Palmsized PCs start at about $299 and suppliers include Casio, Everex Systems, Philips Mobile Computing Group and Uniden. Packard Bell NEC has unveiled its plans for CE products and a sub-$1,000 notebook while CompUSA said it will take a shot at the notebook market with its own systems starting in early 1999.
CompUSA said it will target small businesses with its notebooks priced from $1,200 to $2,500.
NEC will roll out two devices in the first quarter priced between $799 and $999 and running Jupiter, the latest version of CE.
As the number of suppliers in this space burgeons, demand for the systems is branching out from the classic gadget seekers to more mainstream audiences. NEC, for example, has seen demand from corporations that want to outfit remote salesforces with CE devices.
Targeting this new market, Hewlett Packard has rolled out its slimmed down Windows CE device, the Jornada 820. It weighs 2.5 pounds, is priced under $999, and runs up to 10 hours before the battery needs recharging.
And Vadem demonstrated its Clio handheld PC, which weighs three pounds with a footprint of 8.5 x 11 inches. It also provides a nearly normal size keyboard with a battery life of 12 hours.
The Windows CE portion of this solution includes some useful tools. Those on the road can use the Pocket Outlook email client to check POP3 or Imap accounts or Internet Explorer to browse Web pages. The Clio device includes a built-in 33.6Kbps modem.
"With mobile information appliances one size does not fit all," said Dan Epel, vice president of marketing at Vadem.
But there are still obstacles. Windows CE, after several revisions, is still difficult to use. The first CE devices were about half the size of the Jupiter class with keyboards too small for even hunt-and-peck typing. The second generation was an obvious imitation of the Palmpilot without the Pilot's ease of use.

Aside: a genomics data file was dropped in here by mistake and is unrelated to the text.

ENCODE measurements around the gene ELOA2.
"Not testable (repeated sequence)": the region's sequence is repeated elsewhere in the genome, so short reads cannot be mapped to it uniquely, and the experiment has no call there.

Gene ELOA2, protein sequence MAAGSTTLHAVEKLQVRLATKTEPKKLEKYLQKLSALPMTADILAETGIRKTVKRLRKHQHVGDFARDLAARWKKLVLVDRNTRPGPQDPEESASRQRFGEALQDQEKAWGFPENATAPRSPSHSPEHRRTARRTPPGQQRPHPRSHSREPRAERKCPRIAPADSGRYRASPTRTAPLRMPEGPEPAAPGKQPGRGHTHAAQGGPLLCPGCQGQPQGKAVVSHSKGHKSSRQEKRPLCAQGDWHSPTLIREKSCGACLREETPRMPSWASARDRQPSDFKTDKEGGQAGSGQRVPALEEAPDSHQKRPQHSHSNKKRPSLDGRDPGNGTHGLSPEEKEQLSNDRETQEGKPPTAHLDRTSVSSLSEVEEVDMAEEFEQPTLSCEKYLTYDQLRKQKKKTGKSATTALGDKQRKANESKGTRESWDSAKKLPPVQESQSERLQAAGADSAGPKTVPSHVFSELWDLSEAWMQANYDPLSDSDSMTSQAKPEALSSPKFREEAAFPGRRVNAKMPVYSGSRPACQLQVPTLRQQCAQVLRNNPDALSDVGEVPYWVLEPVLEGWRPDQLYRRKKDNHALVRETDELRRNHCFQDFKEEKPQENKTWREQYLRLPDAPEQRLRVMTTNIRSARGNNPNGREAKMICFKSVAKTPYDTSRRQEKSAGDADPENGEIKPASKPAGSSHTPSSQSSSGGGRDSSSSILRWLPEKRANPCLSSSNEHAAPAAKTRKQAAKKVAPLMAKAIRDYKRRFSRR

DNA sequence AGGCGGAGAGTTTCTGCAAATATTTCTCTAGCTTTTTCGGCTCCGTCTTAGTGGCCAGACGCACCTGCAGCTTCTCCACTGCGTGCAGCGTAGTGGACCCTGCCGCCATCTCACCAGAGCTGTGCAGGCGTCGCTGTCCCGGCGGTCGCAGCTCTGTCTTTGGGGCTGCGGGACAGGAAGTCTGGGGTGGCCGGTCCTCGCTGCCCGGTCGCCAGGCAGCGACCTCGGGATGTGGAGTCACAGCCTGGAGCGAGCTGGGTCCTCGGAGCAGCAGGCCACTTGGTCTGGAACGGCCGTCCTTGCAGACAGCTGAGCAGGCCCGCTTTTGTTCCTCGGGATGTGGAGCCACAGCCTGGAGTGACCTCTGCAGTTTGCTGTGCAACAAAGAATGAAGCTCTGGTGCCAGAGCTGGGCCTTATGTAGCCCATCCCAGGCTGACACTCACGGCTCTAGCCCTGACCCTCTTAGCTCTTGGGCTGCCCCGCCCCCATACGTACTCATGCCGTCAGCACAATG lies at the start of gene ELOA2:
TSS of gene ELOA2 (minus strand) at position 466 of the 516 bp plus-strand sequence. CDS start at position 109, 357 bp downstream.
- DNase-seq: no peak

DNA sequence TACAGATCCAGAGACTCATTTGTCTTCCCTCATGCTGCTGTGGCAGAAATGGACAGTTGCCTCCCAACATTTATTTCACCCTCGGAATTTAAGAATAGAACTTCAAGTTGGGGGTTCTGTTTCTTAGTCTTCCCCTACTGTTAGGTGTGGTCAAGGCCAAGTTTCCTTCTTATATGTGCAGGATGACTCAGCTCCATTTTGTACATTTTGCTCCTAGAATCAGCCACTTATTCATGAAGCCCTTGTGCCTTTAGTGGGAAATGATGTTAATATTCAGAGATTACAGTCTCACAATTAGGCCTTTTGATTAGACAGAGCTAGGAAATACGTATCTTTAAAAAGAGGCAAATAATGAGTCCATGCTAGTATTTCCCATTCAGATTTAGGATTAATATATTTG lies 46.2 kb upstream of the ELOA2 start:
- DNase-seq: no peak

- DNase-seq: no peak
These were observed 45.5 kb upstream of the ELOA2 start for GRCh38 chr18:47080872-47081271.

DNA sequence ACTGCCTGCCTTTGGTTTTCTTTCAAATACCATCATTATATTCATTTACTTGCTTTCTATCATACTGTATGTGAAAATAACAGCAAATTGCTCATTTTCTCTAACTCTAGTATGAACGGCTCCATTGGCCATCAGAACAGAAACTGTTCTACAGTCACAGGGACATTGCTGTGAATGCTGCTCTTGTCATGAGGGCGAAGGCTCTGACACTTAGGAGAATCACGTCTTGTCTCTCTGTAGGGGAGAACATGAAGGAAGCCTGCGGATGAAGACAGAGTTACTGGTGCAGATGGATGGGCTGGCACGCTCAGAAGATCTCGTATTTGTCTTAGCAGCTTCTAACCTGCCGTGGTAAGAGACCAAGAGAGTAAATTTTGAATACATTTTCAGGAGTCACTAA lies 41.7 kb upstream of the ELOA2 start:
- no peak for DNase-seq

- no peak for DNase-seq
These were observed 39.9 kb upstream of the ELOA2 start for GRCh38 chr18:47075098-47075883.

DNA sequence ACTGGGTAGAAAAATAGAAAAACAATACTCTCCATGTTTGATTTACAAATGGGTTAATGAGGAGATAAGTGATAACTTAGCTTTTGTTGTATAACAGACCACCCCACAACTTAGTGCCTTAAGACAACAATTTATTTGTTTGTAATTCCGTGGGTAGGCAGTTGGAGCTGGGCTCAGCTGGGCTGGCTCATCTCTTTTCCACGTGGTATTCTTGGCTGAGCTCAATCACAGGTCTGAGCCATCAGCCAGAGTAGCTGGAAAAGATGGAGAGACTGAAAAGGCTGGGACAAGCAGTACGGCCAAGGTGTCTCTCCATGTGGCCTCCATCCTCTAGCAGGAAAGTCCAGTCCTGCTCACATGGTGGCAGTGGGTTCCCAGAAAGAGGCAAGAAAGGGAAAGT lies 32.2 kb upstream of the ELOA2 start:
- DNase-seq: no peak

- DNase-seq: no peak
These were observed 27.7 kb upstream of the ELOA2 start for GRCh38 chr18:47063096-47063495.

Analysts agreed the next generation of Jupiter devices, which should arrive within a year, are almost sure to offer better design and even lower prices.
Other less expensive devices are in US stores this Christmas hoping to capture some attention before Jupiter arrives. Olivetti Office's Royal Consumer Business Products division is shipping a new line of hi-tech PDAs, called DaVinci, for $99, for instance.
Also just hitting the market are dedicated devices that allow owners to send and retrieve their email from any telephone.
A US start-up, Pocketscience, has developed the technology while Japanese consumer giants Sharp Electronics and JVC have manufactured the devices that are retailing for around $100.
With such developments coming thick and fast, the mobile communications and computing market is set to explode over the coming year. It remains to be seen whether the giants like CE will win out, or whether the laurels will go to the smaller innovators.